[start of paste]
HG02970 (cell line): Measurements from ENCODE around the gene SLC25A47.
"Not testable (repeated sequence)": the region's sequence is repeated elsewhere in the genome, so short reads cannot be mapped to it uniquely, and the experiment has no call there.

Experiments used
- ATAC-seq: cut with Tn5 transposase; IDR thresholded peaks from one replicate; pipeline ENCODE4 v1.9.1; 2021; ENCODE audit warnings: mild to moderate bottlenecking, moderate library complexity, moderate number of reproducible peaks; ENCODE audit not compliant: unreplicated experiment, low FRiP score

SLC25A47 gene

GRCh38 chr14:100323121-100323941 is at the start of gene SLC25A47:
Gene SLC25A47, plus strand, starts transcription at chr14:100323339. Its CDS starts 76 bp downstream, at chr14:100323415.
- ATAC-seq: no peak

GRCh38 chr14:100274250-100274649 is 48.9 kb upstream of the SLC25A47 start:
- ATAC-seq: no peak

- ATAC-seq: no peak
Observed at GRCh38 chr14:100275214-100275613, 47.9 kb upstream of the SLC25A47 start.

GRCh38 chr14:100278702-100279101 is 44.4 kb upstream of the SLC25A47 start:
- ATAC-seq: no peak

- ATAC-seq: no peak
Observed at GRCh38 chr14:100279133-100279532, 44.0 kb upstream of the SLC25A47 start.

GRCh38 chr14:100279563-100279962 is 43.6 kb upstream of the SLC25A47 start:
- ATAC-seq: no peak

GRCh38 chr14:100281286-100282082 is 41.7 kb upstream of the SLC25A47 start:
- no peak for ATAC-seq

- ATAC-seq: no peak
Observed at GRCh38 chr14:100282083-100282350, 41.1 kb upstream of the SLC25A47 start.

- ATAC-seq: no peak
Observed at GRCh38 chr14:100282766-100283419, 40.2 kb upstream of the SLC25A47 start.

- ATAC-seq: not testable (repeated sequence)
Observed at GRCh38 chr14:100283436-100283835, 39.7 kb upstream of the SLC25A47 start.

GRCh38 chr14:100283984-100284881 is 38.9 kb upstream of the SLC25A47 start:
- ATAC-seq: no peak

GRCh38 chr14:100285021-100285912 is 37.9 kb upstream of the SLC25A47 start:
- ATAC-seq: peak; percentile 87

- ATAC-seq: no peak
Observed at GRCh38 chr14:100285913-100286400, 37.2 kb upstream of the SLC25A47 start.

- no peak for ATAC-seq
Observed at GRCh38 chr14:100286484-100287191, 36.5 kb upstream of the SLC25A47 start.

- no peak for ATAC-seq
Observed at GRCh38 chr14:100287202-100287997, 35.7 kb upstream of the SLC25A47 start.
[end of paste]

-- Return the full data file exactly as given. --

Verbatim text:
HG02970 (cell line): Measurements from ENCODE around the gene SLC25A47.
"Not testable (repeated sequence)": the region's sequence is repeated elsewhere in the genome, so short reads cannot be mapped to it uniquely, and the experiment has no call there.

Experiments used
- ATAC-seq: cut with Tn5 transposase; IDR thresholded peaks from one replicate; pipeline ENCODE4 v1.9.1; 2021; ENCODE audit warnings: mild to moderate bottlenecking, moderate library complexity, moderate number of reproducible peaks; ENCODE audit not compliant: unreplicated experiment, low FRiP score

SLC25A47 gene

GRCh38 chr14:100323121-100323941 is at the start of gene SLC25A47:
Gene SLC25A47, plus strand, starts transcription at chr14:100323339. Its CDS starts 76 bp downstream, at chr14:100323415.
- ATAC-seq: no peak

GRCh38 chr14:100274250-100274649 is 48.9 kb upstream of the SLC25A47 start:
- ATAC-seq: no peak

- ATAC-seq: no peak
Observed at GRCh38 chr14:100275214-100275613, 47.9 kb upstream of the SLC25A47 start.

GRCh38 chr14:100278702-100279101 is 44.4 kb upstream of the SLC25A47 start:
- ATAC-seq: no peak

- ATAC-seq: no peak
Observed at GRCh38 chr14:100279133-100279532, 44.0 kb upstream of the SLC25A47 start.

GRCh38 chr14:100279563-100279962 is 43.6 kb upstream of the SLC25A47 start:
- ATAC-seq: no peak

GRCh38 chr14:100281286-100282082 is 41.7 kb upstream of the SLC25A47 start:
- no peak for ATAC-seq

- ATAC-seq: no peak
Observed at GRCh38 chr14:100282083-100282350, 41.1 kb upstream of the SLC25A47 start.

- ATAC-seq: no peak
Observed at GRCh38 chr14:100282766-100283419, 40.2 kb upstream of the SLC25A47 start.

- ATAC-seq: not testable (repeated sequence)
Observed at GRCh38 chr14:100283436-100283835, 39.7 kb upstream of the SLC25A47 start.

GRCh38 chr14:100283984-100284881 is 38.9 kb upstream of the SLC25A47 start:
- ATAC-seq: no peak

GRCh38 chr14:100285021-100285912 is 37.9 kb upstream of the SLC25A47 start:
- ATAC-seq: peak; percentile 87

- ATAC-seq: no peak
Observed at GRCh38 chr14:100285913-100286400, 37.2 kb upstream of the SLC25A47 start.

- no peak for ATAC-seq
Observed at GRCh38 chr14:100286484-100287191, 36.5 kb upstream of the SLC25A47 start.

- no peak for ATAC-seq
Observed at GRCh38 chr14:100287202-100287997, 35.7 kb upstream of the SLC25A47 start.